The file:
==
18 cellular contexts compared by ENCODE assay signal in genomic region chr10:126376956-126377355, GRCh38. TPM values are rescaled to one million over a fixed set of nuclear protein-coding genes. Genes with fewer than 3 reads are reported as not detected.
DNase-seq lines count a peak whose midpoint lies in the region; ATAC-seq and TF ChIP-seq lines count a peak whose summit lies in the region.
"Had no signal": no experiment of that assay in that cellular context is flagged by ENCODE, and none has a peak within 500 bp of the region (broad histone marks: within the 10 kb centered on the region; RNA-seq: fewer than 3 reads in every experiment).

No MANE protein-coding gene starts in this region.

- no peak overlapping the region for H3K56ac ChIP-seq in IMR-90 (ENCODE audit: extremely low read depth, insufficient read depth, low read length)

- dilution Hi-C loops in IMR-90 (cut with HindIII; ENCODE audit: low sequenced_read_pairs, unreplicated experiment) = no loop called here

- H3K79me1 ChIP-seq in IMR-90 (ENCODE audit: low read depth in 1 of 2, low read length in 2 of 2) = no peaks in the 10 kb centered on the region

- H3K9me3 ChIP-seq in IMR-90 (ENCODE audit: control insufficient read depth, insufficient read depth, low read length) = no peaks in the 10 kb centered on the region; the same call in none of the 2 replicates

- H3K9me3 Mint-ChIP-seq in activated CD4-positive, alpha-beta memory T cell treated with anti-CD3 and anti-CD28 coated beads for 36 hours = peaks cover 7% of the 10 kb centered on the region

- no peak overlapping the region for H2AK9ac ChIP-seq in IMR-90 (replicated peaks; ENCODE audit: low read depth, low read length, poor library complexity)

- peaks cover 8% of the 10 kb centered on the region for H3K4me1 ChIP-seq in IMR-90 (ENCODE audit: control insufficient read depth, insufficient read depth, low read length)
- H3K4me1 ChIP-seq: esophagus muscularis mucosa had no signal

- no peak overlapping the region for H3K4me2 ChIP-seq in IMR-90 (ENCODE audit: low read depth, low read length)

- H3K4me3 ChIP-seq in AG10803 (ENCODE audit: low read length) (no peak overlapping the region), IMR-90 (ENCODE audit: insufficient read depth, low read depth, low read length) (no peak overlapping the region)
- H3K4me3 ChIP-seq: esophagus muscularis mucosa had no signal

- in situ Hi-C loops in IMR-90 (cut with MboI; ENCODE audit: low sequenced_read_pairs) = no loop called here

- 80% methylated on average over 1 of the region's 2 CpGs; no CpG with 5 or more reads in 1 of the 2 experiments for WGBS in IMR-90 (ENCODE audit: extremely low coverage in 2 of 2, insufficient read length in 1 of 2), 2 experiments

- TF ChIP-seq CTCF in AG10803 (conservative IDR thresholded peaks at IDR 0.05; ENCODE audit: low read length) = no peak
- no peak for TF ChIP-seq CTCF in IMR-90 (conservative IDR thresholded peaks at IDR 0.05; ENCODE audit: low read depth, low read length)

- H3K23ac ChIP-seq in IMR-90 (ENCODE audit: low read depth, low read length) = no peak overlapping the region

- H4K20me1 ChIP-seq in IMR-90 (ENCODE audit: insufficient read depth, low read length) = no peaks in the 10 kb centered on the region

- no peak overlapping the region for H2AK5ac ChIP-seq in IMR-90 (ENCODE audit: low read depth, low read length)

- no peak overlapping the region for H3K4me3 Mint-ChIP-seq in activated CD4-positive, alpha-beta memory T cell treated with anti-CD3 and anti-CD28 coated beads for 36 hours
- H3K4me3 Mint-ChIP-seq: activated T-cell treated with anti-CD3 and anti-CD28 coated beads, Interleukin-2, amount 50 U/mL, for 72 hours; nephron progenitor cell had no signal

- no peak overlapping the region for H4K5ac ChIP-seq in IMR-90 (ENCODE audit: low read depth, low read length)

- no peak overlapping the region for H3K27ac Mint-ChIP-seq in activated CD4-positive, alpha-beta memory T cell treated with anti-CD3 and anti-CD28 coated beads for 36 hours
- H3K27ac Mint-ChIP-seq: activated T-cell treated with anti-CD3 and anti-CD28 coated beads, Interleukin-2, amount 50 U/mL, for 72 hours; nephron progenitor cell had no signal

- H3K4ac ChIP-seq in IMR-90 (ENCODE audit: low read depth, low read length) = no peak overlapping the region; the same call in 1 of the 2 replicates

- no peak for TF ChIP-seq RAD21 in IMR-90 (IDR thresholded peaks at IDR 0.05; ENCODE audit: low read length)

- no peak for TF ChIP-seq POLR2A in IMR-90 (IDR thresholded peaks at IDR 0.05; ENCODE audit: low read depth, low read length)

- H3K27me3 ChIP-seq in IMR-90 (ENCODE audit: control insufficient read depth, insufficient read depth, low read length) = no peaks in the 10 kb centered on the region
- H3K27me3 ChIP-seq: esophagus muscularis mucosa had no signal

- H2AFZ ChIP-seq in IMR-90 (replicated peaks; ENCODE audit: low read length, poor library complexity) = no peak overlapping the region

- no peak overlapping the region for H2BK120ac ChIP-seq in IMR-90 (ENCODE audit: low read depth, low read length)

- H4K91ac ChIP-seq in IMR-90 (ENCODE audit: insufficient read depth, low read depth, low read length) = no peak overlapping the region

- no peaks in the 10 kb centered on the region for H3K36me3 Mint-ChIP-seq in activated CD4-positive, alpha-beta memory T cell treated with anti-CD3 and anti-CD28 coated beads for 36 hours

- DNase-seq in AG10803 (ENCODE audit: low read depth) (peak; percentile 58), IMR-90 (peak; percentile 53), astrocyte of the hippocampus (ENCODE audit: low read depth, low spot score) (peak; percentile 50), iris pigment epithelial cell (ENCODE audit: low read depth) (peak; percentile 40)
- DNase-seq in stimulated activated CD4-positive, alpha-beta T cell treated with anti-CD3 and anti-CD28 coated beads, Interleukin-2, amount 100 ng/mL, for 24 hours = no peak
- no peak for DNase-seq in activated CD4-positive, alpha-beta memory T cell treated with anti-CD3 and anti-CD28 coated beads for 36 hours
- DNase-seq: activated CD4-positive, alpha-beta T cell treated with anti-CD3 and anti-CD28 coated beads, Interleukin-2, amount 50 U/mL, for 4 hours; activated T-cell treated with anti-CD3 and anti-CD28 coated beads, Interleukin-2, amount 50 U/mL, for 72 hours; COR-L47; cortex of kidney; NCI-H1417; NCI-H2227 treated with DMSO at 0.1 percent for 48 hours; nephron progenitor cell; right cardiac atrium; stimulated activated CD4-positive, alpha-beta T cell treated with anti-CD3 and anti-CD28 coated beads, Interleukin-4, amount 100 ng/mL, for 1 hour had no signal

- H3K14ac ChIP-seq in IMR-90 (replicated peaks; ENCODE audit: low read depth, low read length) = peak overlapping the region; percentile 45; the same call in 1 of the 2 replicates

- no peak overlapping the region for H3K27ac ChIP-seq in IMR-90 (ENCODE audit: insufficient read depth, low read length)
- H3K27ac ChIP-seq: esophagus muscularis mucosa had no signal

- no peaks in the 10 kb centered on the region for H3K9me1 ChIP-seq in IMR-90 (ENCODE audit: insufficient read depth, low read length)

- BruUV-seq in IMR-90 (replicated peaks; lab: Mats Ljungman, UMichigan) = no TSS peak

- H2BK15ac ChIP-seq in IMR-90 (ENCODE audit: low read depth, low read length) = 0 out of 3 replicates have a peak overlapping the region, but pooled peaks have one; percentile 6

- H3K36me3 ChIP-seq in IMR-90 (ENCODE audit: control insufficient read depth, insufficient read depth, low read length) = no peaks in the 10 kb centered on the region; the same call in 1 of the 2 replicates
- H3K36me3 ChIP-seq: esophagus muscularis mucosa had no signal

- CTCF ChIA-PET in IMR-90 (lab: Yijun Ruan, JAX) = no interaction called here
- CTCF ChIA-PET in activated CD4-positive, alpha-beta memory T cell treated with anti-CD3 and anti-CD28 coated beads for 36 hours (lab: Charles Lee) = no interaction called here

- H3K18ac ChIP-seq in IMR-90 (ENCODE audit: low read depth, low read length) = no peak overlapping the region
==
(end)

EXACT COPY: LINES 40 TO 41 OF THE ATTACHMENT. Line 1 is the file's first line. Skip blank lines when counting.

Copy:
- DNase-seq: activated CD4-positive, alpha-beta T cell treated with anti-CD3 and anti-CD28 coated beads, Interleukin-2, amount 50 U/mL, for 4 hours; activated T-cell treated with anti-CD3 and anti-CD28 coated beads, Interleukin-2, amount 50 U/mL, for 72 hours; COR-L47; cortex of kidney; NCI-H1417; NCI-H2227 treated with DMSO at 0.1 percent for 48 hours; nephron progenitor cell; right cardiac atrium; stimulated activated CD4-positive, alpha-beta T cell treated with anti-CD3 and anti-CD28 coated beads, Interleukin-4, amount 100 ng/mL, for 1 hour had no signal

- H3K14ac ChIP-seq in IMR-90 (replicated peaks; ENCODE audit: low read depth, low read length) = peak overlapping the region; percentile 45; the same call in 1 of the 2 replicates